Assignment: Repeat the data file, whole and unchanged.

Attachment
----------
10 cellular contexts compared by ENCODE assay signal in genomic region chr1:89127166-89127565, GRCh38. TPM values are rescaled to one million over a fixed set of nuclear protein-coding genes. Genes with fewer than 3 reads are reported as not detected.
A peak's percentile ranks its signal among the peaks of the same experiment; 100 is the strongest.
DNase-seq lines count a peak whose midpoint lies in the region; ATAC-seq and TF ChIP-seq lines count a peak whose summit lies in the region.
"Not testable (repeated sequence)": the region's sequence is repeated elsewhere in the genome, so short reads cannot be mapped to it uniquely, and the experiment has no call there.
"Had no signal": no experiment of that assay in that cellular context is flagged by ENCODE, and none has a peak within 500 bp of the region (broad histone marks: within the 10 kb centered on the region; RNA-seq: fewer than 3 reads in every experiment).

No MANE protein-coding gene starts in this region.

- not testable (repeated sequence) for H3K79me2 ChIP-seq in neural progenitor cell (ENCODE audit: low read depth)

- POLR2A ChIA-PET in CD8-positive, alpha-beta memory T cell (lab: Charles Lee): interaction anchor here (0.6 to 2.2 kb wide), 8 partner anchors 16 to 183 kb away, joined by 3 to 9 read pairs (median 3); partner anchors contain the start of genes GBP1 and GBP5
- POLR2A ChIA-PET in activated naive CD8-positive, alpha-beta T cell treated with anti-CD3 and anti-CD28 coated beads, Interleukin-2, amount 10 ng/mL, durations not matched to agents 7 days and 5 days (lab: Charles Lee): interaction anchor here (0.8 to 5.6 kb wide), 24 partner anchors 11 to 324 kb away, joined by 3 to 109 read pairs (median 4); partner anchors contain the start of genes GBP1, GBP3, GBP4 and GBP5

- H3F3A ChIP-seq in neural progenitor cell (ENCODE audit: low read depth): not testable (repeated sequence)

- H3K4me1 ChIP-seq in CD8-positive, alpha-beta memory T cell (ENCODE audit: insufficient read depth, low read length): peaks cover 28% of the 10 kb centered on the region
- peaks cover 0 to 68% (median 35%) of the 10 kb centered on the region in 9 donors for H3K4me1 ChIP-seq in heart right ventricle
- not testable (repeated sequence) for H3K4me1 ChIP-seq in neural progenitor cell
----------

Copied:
10 cellular contexts compared by ENCODE assay signal in genomic region chr1:89127166-89127565, GRCh38. TPM values are rescaled to one million over a fixed set of nuclear protein-coding genes. Genes with fewer than 3 reads are reported as not detected.
A peak's percentile ranks its signal among the peaks of the same experiment; 100 is the strongest.
DNase-seq lines count a peak whose midpoint lies in the region; ATAC-seq and TF ChIP-seq lines count a peak whose summit lies in the region.
"Not testable (repeated sequence)": the region's sequence is repeated elsewhere in the genome, so short reads cannot be mapped to it uniquely, and the experiment has no call there.
"Had no signal": no experiment of that assay in that cellular context is flagged by ENCODE, and none has a peak within 500 bp of the region (broad histone marks: within the 10 kb centered on the region; RNA-seq: fewer than 3 reads in every experiment).

No MANE protein-coding gene starts in this region.

- not testable (repeated sequence) for H3K79me2 ChIP-seq in neural progenitor cell (ENCODE audit: low read depth)

- POLR2A ChIA-PET in CD8-positive, alpha-beta memory T cell (lab: Charles Lee): interaction anchor here (0.6 to 2.2 kb wide), 8 partner anchors 16 to 183 kb away, joined by 3 to 9 read pairs (median 3); partner anchors contain the start of genes GBP1 and GBP5
- POLR2A ChIA-PET in activated naive CD8-positive, alpha-beta T cell treated with anti-CD3 and anti-CD28 coated beads, Interleukin-2, amount 10 ng/mL, durations not matched to agents 7 days and 5 days (lab: Charles Lee): interaction anchor here (0.8 to 5.6 kb wide), 24 partner anchors 11 to 324 kb away, joined by 3 to 109 read pairs (median 4); partner anchors contain the start of genes GBP1, GBP3, GBP4 and GBP5

- H3F3A ChIP-seq in neural progenitor cell (ENCODE audit: low read depth): not testable (repeated sequence)

- H3K4me1 ChIP-seq in CD8-positive, alpha-beta memory T cell (ENCODE audit: insufficient read depth, low read length): peaks cover 28% of the 10 kb centered on the region
- peaks cover 0 to 68% (median 35%) of the 10 kb centered on the region in 9 donors for H3K4me1 ChIP-seq in heart right ventricle
- not testable (repeated sequence) for H3K4me1 ChIP-seq in neural progenitor cell